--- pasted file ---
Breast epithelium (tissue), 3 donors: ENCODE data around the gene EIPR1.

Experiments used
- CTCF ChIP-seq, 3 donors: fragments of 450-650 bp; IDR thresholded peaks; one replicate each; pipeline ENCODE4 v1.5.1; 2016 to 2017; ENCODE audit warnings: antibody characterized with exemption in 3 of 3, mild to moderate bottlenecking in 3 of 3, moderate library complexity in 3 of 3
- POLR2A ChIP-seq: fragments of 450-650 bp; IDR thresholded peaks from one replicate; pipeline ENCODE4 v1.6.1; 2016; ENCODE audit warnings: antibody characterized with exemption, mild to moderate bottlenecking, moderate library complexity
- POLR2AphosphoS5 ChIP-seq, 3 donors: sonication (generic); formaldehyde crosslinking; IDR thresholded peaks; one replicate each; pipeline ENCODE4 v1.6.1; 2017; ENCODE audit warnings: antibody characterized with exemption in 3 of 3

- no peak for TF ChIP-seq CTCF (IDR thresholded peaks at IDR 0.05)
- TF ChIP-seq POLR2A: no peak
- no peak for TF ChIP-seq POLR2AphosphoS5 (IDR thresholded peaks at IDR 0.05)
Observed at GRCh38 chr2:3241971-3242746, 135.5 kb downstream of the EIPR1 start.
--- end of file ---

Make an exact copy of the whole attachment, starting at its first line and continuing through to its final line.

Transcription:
Breast epithelium (tissue), 3 donors: ENCODE data around the gene EIPR1.

Experiments used
- CTCF ChIP-seq, 3 donors: fragments of 450-650 bp; IDR thresholded peaks; one replicate each; pipeline ENCODE4 v1.5.1; 2016 to 2017; ENCODE audit warnings: antibody characterized with exemption in 3 of 3, mild to moderate bottlenecking in 3 of 3, moderate library complexity in 3 of 3
- POLR2A ChIP-seq: fragments of 450-650 bp; IDR thresholded peaks from one replicate; pipeline ENCODE4 v1.6.1; 2016; ENCODE audit warnings: antibody characterized with exemption, mild to moderate bottlenecking, moderate library complexity
- POLR2AphosphoS5 ChIP-seq, 3 donors: sonication (generic); formaldehyde crosslinking; IDR thresholded peaks; one replicate each; pipeline ENCODE4 v1.6.1; 2017; ENCODE audit warnings: antibody characterized with exemption in 3 of 3

- no peak for TF ChIP-seq CTCF (IDR thresholded peaks at IDR 0.05)
- TF ChIP-seq POLR2A: no peak
- no peak for TF ChIP-seq POLR2AphosphoS5 (IDR thresholded peaks at IDR 0.05)
Observed at GRCh38 chr2:3241971-3242746, 135.5 kb downstream of the EIPR1 start.